Salva Dut is 11 years old in 1985 when the war in Sudan tears him from his family. One of the “lost boys” of Sudan, Salva travails the African continent in search of his family and safety. After spending years in a refugee camp, he finally gets the chance to move to America. Nya is 11 years old in 2008 and travels with her family as the seasons change so they can be near water. She makes multiple trips a day to a pond hours from her house so that they can survive. These two children’s lives with intersect in ways they never dreamed possible.
Linda Sue Park’s sparse narration makes this beautiful, hopeful novel one to remember. The bare minimum approach to the narration makes the novel’s dual stories move along at a fast pace, perfect for readers of all ages (and especially well-suited to readers who have short attention spans). Both Salva and Nya are compelling characters,and Park does an admirable job of allowing them to have their own unique stories and motivations.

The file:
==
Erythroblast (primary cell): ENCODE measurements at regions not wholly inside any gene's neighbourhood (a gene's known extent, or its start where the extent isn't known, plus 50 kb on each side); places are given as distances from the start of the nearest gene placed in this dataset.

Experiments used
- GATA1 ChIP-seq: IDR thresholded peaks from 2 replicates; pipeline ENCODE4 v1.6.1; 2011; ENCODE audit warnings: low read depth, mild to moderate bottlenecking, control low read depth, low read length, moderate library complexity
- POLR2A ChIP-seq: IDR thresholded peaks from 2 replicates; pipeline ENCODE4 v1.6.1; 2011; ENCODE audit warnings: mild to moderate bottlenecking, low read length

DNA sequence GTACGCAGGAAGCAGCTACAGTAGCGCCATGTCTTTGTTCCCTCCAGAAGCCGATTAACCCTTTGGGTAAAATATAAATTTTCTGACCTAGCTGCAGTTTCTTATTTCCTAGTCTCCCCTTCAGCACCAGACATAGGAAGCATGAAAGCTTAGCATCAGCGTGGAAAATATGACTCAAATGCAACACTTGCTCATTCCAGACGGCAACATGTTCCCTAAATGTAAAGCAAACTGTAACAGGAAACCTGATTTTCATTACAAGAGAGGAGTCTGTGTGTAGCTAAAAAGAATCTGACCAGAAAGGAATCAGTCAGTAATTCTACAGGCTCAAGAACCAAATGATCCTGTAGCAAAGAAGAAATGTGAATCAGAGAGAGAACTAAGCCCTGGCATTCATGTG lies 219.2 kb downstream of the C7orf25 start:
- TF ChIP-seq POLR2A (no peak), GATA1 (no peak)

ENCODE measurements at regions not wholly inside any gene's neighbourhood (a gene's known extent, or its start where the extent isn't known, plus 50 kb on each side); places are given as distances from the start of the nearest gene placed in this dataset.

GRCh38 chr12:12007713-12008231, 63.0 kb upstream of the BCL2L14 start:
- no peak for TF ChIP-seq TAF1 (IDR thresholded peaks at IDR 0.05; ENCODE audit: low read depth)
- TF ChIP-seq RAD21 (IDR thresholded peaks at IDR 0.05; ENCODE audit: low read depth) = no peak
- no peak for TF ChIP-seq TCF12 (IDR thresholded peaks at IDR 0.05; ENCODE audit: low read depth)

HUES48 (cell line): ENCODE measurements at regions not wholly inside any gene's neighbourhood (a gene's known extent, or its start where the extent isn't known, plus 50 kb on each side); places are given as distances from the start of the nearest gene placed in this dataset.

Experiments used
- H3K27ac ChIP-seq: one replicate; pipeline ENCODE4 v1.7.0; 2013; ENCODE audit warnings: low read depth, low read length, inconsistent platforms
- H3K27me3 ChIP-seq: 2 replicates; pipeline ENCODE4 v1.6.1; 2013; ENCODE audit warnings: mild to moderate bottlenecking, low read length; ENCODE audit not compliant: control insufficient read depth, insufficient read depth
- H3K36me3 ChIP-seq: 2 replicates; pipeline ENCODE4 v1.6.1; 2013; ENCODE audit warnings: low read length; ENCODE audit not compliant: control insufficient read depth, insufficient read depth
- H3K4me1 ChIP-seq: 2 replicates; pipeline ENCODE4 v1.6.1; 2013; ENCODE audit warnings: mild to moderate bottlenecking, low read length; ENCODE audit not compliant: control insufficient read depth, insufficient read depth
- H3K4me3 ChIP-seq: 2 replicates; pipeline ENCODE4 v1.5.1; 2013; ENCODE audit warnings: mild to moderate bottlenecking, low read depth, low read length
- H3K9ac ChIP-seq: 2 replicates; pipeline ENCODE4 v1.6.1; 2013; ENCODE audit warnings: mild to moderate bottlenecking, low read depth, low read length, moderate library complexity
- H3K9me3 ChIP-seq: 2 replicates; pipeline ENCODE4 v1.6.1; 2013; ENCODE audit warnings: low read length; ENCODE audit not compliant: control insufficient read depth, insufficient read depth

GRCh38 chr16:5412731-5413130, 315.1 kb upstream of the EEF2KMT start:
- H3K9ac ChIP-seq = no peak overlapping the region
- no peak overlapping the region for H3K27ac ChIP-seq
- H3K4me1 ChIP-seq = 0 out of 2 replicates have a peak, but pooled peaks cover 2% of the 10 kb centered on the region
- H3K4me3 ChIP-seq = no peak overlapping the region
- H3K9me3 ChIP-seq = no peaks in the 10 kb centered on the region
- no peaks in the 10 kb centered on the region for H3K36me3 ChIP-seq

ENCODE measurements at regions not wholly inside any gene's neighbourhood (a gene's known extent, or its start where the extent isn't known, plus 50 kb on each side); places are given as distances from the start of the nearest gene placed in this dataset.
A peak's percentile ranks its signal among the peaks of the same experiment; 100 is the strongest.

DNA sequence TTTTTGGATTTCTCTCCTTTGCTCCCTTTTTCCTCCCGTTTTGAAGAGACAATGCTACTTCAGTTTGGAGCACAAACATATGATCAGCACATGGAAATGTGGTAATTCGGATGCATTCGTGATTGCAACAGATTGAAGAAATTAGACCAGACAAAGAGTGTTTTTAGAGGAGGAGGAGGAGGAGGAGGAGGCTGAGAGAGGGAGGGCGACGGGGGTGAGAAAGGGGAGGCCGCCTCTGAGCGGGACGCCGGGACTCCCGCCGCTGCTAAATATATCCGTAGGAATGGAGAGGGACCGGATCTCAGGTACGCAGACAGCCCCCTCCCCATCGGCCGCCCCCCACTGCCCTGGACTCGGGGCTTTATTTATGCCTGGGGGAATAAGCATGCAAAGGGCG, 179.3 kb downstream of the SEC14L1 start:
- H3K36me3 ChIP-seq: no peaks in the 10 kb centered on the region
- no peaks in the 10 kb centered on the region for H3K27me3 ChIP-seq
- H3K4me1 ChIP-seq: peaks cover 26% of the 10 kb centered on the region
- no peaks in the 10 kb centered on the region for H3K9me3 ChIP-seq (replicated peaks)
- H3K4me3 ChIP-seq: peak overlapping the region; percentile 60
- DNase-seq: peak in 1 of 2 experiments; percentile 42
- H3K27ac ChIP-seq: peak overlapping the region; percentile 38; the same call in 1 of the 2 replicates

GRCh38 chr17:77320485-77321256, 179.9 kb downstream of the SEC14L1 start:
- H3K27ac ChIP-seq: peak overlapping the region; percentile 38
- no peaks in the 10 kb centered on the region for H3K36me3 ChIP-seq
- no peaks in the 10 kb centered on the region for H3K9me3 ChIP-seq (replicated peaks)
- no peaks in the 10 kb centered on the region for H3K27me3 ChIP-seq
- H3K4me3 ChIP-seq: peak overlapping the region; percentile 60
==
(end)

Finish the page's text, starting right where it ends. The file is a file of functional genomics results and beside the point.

Interweaving true-life historical details (the character of Salva is based in part on the life of a real Sudanese lost boy) with fictional ones, Park creates a novel that is grounded in history but has a timeless feel to it. By including the more modern story of Nya, Park helps readers bridge the gap between the war-torn Sudan that Salva experienced with a more contemporary perspective. Readers of all ages should be moved and astonished by the resilience of these character’s and the novel’s realistic yet hopeful tone.
Surprising, moving, and definitely a book that should be in libraries and classrooms all over the place. Although the novel occasionally treads the line of providing too much context, Park’s control over the prose and the narrative keep it from ever truly intruding into the story. This is a gem of a book. Highly recommended.
A Long Walk to Water by Linda Sue Park. Clarion Books: 2010. Borrowed from Oyster.